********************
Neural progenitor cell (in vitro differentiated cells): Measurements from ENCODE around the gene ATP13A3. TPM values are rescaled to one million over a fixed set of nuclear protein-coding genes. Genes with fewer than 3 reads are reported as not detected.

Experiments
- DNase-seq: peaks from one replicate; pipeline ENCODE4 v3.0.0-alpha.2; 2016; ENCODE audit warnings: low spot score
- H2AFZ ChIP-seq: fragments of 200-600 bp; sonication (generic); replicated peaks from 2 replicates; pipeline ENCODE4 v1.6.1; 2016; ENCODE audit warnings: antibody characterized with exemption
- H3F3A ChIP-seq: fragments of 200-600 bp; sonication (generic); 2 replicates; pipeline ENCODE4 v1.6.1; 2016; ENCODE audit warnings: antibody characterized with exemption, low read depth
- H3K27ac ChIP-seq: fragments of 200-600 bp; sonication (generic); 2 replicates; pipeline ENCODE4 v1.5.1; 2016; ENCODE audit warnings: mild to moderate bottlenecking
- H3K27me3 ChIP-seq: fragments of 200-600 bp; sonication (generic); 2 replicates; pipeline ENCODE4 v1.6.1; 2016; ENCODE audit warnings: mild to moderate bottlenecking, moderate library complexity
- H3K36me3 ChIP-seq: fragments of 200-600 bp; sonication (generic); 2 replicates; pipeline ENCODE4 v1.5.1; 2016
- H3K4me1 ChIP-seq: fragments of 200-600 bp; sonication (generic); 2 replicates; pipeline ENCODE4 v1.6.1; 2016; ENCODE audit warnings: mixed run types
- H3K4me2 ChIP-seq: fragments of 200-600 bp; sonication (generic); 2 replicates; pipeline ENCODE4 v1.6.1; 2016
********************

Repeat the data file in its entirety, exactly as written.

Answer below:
Neural progenitor cell (in vitro differentiated cells): Measurements from ENCODE around the gene ATP13A3. TPM values are rescaled to one million over a fixed set of nuclear protein-coding genes. Genes with fewer than 3 reads are reported as not detected.

Experiments
- DNase-seq: peaks from one replicate; pipeline ENCODE4 v3.0.0-alpha.2; 2016; ENCODE audit warnings: low spot score
- H2AFZ ChIP-seq: fragments of 200-600 bp; sonication (generic); replicated peaks from 2 replicates; pipeline ENCODE4 v1.6.1; 2016; ENCODE audit warnings: antibody characterized with exemption
- H3F3A ChIP-seq: fragments of 200-600 bp; sonication (generic); 2 replicates; pipeline ENCODE4 v1.6.1; 2016; ENCODE audit warnings: antibody characterized with exemption, low read depth
- H3K27ac ChIP-seq: fragments of 200-600 bp; sonication (generic); 2 replicates; pipeline ENCODE4 v1.5.1; 2016; ENCODE audit warnings: mild to moderate bottlenecking
- H3K27me3 ChIP-seq: fragments of 200-600 bp; sonication (generic); 2 replicates; pipeline ENCODE4 v1.6.1; 2016; ENCODE audit warnings: mild to moderate bottlenecking, moderate library complexity
- H3K36me3 ChIP-seq: fragments of 200-600 bp; sonication (generic); 2 replicates; pipeline ENCODE4 v1.5.1; 2016
- H3K4me1 ChIP-seq: fragments of 200-600 bp; sonication (generic); 2 replicates; pipeline ENCODE4 v1.6.1; 2016; ENCODE audit warnings: mixed run types
- H3K4me2 ChIP-seq: fragments of 200-600 bp; sonication (generic); 2 replicates; pipeline ENCODE4 v1.6.1; 2016